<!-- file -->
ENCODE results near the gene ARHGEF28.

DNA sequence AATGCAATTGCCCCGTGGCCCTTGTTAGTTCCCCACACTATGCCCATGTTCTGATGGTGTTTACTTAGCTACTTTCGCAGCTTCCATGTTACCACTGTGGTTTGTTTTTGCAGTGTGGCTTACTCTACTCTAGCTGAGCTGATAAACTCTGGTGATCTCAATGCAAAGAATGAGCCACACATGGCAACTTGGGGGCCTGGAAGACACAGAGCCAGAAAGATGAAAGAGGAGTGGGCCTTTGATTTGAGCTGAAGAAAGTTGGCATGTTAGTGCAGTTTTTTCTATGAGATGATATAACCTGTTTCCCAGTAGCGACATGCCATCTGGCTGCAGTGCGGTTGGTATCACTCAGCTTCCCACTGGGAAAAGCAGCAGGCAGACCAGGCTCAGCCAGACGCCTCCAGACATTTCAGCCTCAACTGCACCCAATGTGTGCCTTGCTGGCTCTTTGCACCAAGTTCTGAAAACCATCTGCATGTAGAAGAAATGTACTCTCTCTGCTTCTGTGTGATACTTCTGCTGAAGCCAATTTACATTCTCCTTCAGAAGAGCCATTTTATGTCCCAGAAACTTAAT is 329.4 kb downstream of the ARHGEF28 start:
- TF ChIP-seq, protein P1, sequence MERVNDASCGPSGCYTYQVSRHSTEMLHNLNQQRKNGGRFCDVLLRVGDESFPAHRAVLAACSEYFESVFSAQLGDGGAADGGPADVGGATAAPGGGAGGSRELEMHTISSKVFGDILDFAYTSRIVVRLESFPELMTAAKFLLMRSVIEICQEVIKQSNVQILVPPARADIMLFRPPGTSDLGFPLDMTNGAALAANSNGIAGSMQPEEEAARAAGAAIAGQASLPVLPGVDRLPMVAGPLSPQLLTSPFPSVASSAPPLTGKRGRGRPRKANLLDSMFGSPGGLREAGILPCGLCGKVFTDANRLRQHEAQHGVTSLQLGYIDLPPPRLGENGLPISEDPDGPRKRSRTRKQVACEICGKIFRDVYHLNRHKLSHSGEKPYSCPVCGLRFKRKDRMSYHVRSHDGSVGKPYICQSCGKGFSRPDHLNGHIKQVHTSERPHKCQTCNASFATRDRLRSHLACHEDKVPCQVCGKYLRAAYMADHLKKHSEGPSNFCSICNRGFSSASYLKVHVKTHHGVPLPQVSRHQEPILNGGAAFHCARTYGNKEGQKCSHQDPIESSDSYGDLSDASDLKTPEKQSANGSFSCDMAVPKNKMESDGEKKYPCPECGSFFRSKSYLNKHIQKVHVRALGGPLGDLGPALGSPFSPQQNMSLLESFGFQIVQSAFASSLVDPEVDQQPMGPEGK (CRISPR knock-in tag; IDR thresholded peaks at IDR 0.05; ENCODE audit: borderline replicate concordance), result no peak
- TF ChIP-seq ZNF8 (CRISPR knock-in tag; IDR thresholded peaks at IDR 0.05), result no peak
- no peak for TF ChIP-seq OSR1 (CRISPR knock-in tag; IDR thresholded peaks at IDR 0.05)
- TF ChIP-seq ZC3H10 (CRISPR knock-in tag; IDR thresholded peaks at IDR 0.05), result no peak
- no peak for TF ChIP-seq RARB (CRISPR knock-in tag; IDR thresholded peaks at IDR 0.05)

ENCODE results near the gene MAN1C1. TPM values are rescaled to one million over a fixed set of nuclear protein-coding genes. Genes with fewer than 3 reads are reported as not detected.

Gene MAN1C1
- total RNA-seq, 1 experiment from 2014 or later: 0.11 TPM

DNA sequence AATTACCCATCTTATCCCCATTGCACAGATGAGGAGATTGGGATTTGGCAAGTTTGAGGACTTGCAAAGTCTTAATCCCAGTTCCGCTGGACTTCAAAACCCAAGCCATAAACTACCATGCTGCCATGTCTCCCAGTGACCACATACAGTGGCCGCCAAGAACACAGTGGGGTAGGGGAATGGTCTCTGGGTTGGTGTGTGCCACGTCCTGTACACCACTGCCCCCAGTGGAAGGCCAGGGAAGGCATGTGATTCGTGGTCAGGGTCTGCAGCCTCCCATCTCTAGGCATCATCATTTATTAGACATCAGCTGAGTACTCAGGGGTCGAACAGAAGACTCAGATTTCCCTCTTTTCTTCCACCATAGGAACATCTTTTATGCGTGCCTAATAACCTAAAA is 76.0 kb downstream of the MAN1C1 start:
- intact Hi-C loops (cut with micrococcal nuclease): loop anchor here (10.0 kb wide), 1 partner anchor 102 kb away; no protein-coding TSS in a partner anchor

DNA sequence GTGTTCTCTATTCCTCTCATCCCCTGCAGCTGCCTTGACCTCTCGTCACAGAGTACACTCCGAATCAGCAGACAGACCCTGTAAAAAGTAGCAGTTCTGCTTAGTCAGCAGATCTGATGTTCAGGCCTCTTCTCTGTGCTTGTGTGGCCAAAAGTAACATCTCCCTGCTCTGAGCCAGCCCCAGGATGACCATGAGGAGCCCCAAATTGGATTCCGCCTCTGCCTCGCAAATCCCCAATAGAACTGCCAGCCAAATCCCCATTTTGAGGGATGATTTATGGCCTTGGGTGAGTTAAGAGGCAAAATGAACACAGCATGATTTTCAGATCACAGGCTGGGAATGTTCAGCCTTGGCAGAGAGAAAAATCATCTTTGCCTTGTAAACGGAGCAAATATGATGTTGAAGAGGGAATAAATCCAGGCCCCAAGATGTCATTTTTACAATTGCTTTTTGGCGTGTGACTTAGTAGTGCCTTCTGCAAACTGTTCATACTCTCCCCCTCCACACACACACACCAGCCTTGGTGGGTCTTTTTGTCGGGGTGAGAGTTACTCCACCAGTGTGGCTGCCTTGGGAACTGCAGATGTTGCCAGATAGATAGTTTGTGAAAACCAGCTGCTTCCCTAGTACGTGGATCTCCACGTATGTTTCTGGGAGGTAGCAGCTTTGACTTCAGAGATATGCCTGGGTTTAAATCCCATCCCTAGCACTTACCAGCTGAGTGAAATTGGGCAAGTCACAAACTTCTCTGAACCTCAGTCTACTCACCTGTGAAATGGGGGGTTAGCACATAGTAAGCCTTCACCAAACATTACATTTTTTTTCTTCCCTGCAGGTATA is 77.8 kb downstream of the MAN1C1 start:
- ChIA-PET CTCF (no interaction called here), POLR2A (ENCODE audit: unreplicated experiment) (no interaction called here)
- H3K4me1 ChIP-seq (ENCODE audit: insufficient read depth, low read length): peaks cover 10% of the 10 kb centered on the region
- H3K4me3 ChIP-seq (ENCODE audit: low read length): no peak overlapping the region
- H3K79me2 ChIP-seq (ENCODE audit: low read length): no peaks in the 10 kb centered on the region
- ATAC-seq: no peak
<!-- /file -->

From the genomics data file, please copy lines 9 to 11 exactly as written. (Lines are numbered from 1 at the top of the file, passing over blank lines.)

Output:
Gene MAN1C1
- total RNA-seq, 1 experiment from 2014 or later: 0.11 TPM

DNA sequence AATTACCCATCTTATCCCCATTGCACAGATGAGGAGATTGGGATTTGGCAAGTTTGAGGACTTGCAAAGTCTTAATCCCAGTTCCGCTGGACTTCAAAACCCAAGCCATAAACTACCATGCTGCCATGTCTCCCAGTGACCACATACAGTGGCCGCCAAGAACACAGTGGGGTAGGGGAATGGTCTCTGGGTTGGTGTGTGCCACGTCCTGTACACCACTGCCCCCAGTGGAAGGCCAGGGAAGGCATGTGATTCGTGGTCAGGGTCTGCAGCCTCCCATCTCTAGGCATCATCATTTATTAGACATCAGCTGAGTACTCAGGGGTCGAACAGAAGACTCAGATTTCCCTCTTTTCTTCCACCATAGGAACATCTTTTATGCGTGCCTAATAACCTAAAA is 76.0 kb downstream of the MAN1C1 start: